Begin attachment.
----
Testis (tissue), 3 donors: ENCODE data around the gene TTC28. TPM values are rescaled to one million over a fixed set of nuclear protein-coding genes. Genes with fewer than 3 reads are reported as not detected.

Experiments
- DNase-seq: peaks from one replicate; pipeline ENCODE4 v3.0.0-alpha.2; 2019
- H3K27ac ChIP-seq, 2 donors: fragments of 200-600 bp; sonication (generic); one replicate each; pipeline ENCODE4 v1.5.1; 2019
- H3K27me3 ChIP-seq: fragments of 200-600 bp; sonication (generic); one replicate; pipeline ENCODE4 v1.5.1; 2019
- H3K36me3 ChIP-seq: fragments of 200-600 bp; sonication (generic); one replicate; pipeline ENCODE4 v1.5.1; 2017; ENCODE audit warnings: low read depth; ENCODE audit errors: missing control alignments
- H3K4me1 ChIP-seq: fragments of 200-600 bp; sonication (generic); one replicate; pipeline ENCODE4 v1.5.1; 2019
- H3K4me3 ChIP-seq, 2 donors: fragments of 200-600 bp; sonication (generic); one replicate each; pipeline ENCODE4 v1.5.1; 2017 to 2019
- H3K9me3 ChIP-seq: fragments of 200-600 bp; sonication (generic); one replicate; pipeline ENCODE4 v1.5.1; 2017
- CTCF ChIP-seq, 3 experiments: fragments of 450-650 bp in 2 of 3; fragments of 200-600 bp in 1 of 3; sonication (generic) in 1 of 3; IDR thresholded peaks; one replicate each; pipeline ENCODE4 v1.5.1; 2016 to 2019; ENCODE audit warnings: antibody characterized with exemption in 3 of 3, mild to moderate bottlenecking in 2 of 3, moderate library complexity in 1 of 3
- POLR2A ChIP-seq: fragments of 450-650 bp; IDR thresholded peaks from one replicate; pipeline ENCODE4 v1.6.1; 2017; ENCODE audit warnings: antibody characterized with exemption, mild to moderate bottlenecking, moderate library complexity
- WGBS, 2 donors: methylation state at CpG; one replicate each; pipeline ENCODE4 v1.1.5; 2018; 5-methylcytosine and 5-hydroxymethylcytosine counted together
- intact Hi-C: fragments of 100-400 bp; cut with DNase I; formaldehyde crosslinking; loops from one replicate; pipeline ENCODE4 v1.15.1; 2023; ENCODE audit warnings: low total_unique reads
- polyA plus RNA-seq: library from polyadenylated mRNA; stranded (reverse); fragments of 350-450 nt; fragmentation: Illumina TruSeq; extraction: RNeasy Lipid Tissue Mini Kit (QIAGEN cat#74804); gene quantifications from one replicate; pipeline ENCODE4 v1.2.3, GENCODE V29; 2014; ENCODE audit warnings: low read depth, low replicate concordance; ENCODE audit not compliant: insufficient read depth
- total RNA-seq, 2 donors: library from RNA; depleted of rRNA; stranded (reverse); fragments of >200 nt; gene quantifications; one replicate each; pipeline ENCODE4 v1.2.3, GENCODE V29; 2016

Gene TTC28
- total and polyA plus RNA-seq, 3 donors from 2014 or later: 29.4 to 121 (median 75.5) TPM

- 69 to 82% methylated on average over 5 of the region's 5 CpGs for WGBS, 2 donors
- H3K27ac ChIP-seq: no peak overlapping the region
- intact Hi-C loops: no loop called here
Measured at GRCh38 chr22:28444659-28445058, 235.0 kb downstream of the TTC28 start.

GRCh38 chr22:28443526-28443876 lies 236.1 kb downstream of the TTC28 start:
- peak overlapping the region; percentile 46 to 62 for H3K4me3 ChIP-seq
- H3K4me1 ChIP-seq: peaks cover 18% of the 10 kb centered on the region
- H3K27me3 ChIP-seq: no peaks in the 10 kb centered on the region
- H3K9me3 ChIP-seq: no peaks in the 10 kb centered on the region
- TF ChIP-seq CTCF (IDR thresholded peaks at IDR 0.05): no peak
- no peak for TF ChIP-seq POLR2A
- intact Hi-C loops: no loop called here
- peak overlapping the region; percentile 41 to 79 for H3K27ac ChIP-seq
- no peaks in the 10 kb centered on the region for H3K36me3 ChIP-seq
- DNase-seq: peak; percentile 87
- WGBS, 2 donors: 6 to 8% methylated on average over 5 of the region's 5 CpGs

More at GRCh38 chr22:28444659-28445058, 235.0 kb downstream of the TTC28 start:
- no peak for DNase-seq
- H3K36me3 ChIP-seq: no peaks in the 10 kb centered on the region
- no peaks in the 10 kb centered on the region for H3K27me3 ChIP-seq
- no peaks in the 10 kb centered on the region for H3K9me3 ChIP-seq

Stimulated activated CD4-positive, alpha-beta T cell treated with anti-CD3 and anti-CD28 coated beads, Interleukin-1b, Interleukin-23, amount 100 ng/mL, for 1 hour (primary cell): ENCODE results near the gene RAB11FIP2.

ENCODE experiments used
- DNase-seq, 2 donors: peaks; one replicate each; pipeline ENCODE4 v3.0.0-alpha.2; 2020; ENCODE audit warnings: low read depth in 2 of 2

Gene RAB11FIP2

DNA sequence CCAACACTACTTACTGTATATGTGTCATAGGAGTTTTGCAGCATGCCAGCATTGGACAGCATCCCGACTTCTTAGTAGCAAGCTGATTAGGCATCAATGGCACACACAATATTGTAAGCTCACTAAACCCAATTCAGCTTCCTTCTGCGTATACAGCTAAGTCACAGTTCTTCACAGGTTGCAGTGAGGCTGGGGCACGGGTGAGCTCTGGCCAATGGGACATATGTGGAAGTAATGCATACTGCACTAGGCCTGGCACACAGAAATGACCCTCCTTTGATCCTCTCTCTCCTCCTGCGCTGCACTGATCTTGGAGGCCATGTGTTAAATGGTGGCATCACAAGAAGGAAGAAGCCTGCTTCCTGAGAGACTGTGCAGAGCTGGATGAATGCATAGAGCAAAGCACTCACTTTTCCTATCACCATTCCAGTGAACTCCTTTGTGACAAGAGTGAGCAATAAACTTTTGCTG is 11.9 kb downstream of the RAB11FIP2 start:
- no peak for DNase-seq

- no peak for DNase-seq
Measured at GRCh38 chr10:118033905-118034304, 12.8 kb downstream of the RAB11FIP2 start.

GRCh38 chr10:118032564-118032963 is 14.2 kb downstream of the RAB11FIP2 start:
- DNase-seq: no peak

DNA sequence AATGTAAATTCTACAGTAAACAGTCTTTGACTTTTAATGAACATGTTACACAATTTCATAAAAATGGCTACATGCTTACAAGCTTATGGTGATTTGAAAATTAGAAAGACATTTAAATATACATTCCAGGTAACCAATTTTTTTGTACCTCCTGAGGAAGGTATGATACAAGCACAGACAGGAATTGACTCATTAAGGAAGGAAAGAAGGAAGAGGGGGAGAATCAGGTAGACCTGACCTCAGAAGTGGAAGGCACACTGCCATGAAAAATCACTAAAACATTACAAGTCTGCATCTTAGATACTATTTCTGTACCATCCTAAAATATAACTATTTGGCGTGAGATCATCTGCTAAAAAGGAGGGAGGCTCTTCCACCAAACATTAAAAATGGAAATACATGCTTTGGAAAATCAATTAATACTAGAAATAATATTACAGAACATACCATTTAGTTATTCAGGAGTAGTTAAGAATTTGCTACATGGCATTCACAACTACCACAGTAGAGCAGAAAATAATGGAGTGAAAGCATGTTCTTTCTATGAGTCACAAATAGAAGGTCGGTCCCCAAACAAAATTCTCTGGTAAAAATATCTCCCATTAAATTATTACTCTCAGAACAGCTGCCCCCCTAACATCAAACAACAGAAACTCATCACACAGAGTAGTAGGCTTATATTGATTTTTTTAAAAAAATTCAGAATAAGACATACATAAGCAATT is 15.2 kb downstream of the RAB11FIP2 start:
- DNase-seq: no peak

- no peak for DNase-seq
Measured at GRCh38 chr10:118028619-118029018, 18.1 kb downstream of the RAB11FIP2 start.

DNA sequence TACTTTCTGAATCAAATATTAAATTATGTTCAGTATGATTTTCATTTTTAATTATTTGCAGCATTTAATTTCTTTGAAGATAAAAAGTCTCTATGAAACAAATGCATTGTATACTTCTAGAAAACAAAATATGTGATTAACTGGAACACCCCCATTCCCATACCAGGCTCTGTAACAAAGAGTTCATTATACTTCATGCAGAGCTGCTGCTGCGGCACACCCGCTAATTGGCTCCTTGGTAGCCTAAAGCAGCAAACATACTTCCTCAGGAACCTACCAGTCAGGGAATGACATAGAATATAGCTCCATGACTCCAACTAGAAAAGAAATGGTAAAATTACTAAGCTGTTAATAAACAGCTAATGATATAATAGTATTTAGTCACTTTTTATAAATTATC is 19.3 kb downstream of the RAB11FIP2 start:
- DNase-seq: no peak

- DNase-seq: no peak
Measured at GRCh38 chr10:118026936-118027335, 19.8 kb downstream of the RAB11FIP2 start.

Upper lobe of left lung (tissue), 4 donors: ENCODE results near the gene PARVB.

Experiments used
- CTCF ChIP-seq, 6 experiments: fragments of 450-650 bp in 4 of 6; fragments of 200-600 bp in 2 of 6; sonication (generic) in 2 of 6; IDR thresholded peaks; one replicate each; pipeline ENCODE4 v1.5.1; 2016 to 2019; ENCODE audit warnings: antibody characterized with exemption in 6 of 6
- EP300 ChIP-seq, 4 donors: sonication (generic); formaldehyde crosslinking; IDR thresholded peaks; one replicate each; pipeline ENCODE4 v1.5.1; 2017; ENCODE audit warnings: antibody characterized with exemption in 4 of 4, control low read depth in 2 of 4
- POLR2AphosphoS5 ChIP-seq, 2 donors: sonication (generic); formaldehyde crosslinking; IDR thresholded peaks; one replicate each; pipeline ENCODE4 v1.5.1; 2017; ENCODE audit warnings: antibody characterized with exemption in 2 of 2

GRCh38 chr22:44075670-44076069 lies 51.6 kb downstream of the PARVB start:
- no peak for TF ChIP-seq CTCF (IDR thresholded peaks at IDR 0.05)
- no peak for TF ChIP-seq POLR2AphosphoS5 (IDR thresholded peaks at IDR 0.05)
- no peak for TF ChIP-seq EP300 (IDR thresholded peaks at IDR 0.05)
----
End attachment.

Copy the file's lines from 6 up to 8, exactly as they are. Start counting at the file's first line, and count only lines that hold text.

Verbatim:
- H3K36me3 ChIP-seq: fragments of 200-600 bp; sonication (generic); one replicate; pipeline ENCODE4 v1.5.1; 2017; ENCODE audit warnings: low read depth; ENCODE audit errors: missing control alignments
- H3K4me1 ChIP-seq: fragments of 200-600 bp; sonication (generic); one replicate; pipeline ENCODE4 v1.5.1; 2019
- H3K4me3 ChIP-seq, 2 donors: fragments of 200-600 bp; sonication (generic); one replicate each; pipeline ENCODE4 v1.5.1; 2017 to 2019